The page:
While every contract has unique characteristics specific to the commercial transaction, there are certain features that lend themselves to standardization. Indeed, most contracts have been assembled by business and legal teams with a ton of “cutting and pasting” from various contract templates; however, with a lack of systemic control. This can create what is known as content customization, worse yet and a ‘legal exception’ given the amount of complexity and risk a simple word change can generate. That is, content changes in the document assembly process can trigger a significant change in the intent or context and not be caught by the ‘naked eye’ in such process. So, if your company is a behemoth, or the proverbial “800 pound gorilla”, then maybe you can get away with just locking down your assembly process so no internal changes can be made. And even not allow for editing or negotiation with your counterparty.
Legally speaking, contracts can be interpreted in vastly different ways. From verbal contracts, called express contracts, to implied and quasi contracts, project managers need to plan for all possibilities.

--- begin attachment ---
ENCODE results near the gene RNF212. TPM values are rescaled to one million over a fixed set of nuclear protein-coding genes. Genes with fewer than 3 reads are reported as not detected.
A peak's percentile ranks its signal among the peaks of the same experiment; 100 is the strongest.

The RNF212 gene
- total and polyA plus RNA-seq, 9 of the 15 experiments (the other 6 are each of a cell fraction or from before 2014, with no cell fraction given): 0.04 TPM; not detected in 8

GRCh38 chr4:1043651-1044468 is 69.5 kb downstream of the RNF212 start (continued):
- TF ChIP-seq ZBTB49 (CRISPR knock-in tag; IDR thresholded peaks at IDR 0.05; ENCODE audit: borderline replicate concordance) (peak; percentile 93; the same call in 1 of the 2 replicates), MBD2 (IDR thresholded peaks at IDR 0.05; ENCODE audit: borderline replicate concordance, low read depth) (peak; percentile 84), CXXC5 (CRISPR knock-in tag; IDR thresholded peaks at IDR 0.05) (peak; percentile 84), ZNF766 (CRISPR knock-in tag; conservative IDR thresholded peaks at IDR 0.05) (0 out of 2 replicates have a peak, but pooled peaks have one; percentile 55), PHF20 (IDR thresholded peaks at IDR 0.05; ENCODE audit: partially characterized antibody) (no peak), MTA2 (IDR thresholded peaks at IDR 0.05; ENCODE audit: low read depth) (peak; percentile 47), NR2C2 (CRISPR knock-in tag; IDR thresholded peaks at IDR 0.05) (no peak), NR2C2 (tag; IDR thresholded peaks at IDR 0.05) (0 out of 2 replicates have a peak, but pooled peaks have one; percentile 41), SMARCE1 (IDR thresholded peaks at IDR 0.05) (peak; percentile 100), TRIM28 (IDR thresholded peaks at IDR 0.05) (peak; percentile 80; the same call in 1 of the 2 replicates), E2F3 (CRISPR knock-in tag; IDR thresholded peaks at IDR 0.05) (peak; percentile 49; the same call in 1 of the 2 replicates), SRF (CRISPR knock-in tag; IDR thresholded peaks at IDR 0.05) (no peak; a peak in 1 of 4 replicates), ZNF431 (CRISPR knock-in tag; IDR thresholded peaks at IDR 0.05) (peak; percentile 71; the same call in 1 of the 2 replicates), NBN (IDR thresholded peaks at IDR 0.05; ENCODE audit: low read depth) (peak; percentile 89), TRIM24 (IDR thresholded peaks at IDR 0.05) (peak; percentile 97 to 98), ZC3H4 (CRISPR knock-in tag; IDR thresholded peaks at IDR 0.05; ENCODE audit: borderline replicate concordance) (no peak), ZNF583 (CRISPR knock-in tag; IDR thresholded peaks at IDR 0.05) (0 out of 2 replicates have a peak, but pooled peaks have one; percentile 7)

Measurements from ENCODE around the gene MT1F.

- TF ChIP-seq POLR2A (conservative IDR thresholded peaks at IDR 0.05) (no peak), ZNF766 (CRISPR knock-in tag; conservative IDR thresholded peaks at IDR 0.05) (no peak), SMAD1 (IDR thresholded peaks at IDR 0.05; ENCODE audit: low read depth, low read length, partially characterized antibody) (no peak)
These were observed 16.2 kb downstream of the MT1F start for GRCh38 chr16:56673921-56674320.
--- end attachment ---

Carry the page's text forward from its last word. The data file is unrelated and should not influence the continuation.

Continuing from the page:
Traditional contracts can have several pitfalls that can be avoided through the use of technology. Think about what a contract traditionally has been: a single, lengthy, paper-based document that is time consuming to create and, therefore, does not get updated regularly.
With so many options in the market, buying new software to fulfill a specific need in your company can be dream—or a nightmare. So, where to start? What do I need to know? What should my team be taking into account?
Most general counsel and procurement officers would probably agree that collaboration in contract negotiations is a challenge even when all parties are in the same room. So what happens in our virtual world where the new normal is that people are spread across multiple locations and time zones? What does virtual collaboration look like?
With emerging technologies like blockchain ledgers and decentralized markets taking hold, business managers can fully expect the business contracting environment to change dramatically in coming years.
Contracts can be interpreted in vastly different ways. From verbal contracts, called express contracts, to implied and quasi contracts, project managers need to plan for all possibilities.
When setting up a written contract, there are several basic types to keep in mind:
5 basic tips for saving time in the contract management process
Future concepts and terms in CLM systems software
I recently considered the features Contract Lifecycle Management (CLM) systems are likely to have in the next 5 - 10 years. In this article I consider terms that are likely to be used in 5 - 10 years time in the context of CLM systems and contract management. Below I outline a few after reviewing Gartner’s CLM Maturity Model (as well as adding one or two of my own predictions).
Features that CLM systems are likely to have in the near future